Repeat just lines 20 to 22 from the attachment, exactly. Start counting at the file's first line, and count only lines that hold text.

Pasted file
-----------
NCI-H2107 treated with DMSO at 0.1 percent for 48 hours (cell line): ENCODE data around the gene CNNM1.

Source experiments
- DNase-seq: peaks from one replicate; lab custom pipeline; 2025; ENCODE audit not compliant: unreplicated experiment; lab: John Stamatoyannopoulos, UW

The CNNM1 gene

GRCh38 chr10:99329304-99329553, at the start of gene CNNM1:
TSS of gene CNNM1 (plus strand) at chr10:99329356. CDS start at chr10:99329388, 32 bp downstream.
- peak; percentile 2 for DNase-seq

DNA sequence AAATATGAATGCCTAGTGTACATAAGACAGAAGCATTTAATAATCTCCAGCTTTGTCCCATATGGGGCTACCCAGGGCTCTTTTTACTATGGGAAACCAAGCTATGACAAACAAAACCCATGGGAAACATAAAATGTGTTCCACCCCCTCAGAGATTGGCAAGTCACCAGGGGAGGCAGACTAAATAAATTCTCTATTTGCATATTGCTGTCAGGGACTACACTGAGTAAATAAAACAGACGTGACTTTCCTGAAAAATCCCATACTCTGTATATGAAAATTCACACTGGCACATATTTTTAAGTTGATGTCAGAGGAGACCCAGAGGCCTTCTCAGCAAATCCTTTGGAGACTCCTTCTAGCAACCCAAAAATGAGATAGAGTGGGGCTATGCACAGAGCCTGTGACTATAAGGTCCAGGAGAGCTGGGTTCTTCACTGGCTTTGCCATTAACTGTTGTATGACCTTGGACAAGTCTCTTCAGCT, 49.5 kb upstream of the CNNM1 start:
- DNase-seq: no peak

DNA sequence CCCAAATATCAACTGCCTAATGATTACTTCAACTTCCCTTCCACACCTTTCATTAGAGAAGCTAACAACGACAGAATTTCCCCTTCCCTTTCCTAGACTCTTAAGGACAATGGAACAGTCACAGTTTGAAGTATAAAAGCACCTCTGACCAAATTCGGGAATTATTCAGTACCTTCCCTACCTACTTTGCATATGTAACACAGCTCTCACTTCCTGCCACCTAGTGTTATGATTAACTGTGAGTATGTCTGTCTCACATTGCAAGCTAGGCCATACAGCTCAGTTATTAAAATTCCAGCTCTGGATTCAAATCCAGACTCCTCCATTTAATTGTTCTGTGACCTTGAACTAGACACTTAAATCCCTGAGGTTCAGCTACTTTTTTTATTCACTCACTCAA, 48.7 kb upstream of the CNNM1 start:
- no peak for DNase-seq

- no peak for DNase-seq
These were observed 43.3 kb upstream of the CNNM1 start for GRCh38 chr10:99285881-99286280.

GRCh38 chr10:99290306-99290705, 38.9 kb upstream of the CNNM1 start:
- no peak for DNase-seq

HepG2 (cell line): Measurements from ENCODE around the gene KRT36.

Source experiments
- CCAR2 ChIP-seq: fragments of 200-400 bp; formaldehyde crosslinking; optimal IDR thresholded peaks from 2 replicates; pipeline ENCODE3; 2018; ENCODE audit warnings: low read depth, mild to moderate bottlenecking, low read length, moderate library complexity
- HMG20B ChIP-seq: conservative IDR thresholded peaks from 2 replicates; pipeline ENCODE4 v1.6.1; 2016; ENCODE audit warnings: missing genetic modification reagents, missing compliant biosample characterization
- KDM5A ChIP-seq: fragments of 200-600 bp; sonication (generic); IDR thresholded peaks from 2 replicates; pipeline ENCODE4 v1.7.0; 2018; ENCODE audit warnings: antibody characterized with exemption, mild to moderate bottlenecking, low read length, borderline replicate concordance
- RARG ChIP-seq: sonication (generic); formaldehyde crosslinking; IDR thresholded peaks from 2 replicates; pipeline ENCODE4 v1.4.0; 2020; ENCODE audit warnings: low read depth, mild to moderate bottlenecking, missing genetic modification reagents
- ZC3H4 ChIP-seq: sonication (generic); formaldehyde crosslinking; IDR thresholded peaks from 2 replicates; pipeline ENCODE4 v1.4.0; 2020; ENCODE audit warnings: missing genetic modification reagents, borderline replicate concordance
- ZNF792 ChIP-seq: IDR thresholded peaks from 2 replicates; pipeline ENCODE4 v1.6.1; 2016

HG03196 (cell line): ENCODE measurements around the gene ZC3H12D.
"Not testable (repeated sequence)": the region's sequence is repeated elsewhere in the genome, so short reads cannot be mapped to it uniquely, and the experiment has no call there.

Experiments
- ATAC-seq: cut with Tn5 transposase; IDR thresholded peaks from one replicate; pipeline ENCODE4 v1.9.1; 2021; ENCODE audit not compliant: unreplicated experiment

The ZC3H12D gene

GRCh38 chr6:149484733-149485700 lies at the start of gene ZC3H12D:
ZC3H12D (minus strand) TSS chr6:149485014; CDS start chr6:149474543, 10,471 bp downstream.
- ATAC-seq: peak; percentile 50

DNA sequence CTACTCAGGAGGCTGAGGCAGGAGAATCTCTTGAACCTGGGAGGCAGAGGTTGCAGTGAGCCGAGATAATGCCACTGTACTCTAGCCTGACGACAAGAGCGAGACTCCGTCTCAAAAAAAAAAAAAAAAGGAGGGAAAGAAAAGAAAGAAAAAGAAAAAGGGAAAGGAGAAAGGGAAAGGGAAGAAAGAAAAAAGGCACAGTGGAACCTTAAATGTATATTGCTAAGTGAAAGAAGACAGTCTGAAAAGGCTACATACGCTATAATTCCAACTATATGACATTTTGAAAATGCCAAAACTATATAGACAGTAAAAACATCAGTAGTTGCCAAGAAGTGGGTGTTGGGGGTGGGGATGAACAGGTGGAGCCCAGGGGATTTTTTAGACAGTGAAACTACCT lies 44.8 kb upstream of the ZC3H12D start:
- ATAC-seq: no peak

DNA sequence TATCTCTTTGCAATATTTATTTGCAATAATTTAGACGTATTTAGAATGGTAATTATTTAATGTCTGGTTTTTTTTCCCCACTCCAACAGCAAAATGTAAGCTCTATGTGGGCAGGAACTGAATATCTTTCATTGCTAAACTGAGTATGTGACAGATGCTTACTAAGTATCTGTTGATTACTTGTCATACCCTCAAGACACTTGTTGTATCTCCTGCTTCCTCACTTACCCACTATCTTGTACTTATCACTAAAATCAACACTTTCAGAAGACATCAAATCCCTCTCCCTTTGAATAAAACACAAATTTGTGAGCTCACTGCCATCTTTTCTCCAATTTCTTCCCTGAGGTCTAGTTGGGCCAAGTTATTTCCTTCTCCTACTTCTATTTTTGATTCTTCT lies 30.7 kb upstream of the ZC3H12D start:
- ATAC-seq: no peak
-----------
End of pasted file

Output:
- KDM5A ChIP-seq: fragments of 200-600 bp; sonication (generic); IDR thresholded peaks from 2 replicates; pipeline ENCODE4 v1.7.0; 2018; ENCODE audit warnings: antibody characterized with exemption, mild to moderate bottlenecking, low read length, borderline replicate concordance
- RARG ChIP-seq: sonication (generic); formaldehyde crosslinking; IDR thresholded peaks from 2 replicates; pipeline ENCODE4 v1.4.0; 2020; ENCODE audit warnings: low read depth, mild to moderate bottlenecking, missing genetic modification reagents
- ZC3H4 ChIP-seq: sonication (generic); formaldehyde crosslinking; IDR thresholded peaks from 2 replicates; pipeline ENCODE4 v1.4.0; 2020; ENCODE audit warnings: missing genetic modification reagents, borderline replicate concordance